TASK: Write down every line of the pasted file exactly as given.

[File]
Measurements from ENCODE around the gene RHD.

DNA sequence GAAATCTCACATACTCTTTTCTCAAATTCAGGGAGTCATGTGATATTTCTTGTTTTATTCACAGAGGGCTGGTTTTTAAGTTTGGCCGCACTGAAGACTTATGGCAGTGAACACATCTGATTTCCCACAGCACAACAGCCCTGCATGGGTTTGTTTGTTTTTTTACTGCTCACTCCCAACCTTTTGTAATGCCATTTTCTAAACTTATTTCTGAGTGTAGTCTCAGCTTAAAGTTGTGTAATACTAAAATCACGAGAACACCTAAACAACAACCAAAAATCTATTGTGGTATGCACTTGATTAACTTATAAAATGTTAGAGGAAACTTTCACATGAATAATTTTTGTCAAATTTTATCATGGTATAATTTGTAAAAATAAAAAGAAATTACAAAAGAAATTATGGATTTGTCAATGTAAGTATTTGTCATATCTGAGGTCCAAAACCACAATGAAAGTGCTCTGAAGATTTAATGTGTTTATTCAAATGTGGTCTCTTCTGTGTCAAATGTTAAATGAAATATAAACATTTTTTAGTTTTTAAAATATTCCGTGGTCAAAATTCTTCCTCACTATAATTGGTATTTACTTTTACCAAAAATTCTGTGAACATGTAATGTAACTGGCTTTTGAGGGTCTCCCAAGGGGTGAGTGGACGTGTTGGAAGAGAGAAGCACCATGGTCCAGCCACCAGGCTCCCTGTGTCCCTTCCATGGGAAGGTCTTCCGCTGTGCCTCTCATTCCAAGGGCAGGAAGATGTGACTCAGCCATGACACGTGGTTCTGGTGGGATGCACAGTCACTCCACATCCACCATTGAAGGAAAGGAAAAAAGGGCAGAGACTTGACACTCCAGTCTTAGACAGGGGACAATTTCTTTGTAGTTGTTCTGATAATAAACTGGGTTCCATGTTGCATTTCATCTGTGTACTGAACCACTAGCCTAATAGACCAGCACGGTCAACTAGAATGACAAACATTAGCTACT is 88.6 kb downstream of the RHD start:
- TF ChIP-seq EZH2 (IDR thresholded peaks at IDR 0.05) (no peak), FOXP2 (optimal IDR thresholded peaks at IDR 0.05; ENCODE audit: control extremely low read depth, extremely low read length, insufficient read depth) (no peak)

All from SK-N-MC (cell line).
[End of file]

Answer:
Measurements from ENCODE around the gene RHD.

DNA sequence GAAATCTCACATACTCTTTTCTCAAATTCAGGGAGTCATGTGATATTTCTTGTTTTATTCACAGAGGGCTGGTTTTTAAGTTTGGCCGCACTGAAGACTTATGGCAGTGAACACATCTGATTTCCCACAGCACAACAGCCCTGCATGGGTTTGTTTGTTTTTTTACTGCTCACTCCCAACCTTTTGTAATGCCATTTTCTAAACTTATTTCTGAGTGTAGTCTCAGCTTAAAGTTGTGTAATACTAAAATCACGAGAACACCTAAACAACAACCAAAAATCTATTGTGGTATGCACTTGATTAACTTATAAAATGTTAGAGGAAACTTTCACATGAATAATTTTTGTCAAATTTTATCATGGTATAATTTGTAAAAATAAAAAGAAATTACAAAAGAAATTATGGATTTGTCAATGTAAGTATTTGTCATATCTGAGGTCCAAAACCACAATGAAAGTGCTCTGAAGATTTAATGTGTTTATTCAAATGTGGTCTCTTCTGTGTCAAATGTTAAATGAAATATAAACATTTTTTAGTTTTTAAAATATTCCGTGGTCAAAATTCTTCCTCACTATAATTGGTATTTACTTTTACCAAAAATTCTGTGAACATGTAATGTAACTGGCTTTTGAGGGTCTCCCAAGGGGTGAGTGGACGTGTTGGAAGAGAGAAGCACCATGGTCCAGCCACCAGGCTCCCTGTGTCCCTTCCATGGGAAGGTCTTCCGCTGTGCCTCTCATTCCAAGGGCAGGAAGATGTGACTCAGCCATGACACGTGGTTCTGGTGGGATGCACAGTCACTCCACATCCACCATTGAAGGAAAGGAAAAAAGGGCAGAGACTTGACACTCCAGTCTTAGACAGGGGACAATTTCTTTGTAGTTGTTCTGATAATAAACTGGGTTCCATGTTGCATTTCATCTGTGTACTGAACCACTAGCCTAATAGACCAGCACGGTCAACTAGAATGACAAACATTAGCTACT is 88.6 kb downstream of the RHD start:
- TF ChIP-seq EZH2 (IDR thresholded peaks at IDR 0.05) (no peak), FOXP2 (optimal IDR thresholded peaks at IDR 0.05; ENCODE audit: control extremely low read depth, extremely low read length, insufficient read depth) (no peak)

All from SK-N-MC (cell line).